Tuesday, October 16, 2012

A Surly Man And One Smart Woman - A Heart Like His

My lord should pay no attention to this worthless man Nabal, for he lives up to his name:  His name is Nabal, and stupidity is all he knows (1Samuel 25:25)

Abigail sought to defuse a tense situation caused by two men whose anger is spiraling out of control.  When have you found yourself in that kind of peacemaking role?

As I mentioned before, I grew up in a very dysfunctional family.  I was often thrust into the role of family peacemaker in which I was responsible for everyone’s emotional well-being.  At other times I was the scapegoat allowing the family focuses on my behavior rather than give attention to the real issues that need to be resolved.

One of my most vivid recollections from my childhood was my mother and father fighting and my Dad said he was leaving us and not coming back.  I was all of six years old and I begged him to stay.  I wrapped myself around his leg, tears streaming down my face pleading with him not to leave us. 

There was another time when I was about eight years old when my father was beating up my mother and had her backed up against the wall.  I was screaming for my father to stop but he didn’t and my mother fell to the floor while my father continued to beat her.  I pushed my father and wound up catching one of the blows to my head in an attempt to rescue my mother.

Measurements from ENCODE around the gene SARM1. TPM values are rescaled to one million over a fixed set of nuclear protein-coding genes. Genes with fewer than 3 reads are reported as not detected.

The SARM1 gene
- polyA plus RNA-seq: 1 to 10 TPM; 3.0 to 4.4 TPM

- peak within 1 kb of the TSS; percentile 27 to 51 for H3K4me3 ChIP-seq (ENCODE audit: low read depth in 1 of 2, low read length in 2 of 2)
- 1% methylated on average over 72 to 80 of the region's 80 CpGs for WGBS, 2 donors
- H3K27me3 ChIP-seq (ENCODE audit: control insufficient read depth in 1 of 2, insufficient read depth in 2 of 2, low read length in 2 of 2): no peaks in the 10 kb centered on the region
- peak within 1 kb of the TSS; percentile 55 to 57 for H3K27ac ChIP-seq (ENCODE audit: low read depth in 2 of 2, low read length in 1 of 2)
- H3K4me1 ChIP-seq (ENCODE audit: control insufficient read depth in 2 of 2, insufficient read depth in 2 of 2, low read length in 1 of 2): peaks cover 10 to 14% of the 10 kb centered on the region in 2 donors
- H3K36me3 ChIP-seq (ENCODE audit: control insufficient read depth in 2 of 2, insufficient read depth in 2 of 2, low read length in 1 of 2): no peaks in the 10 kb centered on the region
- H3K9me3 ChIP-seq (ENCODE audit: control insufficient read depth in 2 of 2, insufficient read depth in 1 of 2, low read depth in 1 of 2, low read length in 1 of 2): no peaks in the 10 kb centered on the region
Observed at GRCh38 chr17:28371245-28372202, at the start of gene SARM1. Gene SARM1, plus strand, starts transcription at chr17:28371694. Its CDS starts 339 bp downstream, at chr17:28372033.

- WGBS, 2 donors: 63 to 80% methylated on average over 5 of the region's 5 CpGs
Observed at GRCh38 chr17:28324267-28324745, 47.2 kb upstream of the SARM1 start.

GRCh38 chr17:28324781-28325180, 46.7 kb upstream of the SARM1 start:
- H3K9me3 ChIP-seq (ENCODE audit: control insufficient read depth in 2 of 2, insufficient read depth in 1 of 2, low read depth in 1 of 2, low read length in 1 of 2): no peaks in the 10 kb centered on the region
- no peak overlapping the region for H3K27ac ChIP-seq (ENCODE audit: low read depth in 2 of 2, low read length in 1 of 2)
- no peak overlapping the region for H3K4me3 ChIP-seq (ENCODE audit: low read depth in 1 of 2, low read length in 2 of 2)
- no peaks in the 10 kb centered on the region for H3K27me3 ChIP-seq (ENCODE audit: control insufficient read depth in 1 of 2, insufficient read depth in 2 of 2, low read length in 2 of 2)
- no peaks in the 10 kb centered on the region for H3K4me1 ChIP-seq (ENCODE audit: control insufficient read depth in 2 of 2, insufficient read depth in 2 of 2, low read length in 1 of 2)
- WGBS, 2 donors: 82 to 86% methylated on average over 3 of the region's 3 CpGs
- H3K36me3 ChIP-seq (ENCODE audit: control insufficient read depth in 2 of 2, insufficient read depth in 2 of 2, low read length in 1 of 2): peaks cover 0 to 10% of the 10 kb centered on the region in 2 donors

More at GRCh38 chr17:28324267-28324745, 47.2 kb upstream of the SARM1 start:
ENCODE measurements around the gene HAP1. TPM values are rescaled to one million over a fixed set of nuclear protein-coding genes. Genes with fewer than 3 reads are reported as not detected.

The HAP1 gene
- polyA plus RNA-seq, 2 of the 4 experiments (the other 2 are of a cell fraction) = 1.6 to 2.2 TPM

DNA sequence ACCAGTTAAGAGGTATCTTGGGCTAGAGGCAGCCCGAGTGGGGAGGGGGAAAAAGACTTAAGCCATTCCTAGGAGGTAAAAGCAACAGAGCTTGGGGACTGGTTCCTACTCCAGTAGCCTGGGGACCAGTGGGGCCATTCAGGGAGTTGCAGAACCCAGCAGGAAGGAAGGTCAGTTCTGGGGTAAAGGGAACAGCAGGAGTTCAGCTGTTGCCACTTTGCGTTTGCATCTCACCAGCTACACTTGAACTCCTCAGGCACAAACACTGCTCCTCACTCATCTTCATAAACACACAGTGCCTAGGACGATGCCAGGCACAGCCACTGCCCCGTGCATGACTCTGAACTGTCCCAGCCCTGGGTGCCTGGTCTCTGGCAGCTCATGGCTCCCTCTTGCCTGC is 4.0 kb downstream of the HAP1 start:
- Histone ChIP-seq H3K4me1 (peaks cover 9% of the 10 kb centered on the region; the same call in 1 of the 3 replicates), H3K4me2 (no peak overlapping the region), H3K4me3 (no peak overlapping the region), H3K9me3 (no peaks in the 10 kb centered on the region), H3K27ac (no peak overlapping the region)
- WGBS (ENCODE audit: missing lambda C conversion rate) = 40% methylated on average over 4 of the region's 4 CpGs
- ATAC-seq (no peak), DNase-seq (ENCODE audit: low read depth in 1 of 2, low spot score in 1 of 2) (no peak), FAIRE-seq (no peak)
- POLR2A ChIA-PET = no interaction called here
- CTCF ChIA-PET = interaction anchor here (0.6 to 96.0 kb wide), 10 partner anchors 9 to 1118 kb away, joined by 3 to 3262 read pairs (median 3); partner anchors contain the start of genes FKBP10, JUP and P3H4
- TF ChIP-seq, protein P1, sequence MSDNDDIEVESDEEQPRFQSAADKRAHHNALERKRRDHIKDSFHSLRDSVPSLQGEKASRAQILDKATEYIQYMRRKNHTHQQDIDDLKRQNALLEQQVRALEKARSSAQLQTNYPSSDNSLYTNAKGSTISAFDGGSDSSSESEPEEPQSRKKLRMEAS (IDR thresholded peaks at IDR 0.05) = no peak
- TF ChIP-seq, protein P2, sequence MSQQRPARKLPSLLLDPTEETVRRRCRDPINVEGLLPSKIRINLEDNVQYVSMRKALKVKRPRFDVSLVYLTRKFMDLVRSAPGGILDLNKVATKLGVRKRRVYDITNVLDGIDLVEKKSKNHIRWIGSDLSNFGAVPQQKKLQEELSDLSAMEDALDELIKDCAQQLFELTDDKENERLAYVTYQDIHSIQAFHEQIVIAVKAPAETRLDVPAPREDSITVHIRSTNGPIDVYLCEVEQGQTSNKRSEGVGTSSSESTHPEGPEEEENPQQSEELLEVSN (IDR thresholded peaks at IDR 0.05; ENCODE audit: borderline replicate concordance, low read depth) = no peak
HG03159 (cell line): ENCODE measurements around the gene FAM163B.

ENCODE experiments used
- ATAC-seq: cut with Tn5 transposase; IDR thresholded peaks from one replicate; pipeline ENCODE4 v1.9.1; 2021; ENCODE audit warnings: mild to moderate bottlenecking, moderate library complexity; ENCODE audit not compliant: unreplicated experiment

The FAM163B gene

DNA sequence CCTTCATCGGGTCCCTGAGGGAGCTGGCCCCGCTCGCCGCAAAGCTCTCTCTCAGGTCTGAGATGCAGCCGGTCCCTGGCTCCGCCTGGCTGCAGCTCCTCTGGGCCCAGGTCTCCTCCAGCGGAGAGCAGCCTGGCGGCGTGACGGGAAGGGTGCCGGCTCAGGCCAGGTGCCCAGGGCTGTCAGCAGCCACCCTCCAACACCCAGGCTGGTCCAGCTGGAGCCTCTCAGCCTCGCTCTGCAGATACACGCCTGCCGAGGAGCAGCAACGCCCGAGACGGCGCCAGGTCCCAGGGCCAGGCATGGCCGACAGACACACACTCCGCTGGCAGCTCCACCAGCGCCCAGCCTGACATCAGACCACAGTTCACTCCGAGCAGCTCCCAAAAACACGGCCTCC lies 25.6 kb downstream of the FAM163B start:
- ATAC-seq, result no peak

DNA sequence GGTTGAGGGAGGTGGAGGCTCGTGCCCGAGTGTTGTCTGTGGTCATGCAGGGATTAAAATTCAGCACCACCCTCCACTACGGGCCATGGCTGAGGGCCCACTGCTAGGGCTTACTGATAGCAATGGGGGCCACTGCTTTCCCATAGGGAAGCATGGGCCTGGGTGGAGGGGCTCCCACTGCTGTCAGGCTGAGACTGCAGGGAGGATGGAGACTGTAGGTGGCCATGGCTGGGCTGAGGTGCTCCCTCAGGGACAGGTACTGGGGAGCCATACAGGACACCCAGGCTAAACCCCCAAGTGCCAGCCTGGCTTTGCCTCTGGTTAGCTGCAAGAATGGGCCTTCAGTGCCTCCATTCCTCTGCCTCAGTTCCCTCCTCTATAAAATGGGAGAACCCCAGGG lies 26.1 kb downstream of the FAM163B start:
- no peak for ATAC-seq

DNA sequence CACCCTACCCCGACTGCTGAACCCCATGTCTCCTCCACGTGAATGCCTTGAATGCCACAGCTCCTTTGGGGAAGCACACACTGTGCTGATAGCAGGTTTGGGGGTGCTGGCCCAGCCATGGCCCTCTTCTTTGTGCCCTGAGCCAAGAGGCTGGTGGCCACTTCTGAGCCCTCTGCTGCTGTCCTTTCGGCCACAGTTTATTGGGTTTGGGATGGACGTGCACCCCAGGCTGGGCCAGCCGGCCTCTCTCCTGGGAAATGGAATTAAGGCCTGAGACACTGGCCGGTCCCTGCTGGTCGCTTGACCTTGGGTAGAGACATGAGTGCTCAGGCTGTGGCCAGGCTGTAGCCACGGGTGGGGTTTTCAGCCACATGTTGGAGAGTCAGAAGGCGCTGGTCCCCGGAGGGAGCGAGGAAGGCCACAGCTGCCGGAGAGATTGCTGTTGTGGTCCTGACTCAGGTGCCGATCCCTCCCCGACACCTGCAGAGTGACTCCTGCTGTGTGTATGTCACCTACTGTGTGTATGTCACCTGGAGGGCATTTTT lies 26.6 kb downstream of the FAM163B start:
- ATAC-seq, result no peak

As I grew up it was easy for me to accept blame for all that was wrong around me.  It lead me down man blind paths in which I accepted behavior that I never should have accepted because I felt I didn’t deserve anything better.

When is peacemaking the hardest to do? 

Most of us would prefer to have our conflicts resolved fairly without violence or animosity. We would like our differences settled at the least cost and stress to ourselves, or our families.  Negotiation is good way to try to reach a mutually acceptable agreement.  Sometimes communications break down, differences increase and that’s when conflicts arise.

It’s important to move toward the person we are in conflict with not with fists clenched, but hands and arms opened and exposed.  There will be no peace when we take short cuts and accept a quicker solution where there is a winner and there is a loser.  The idea that there is always a winner and a loser is flawed thinking.  Sometimes a change in approach makes a world of difference. 

Once the fighting has stopped, there is much more work to be done, in order to build lasting peace.  It’s not easy.  When we put our wants before Gods and stop asking Him for guidance things will never be the way God wants them to be, and we’ll never be at peace.

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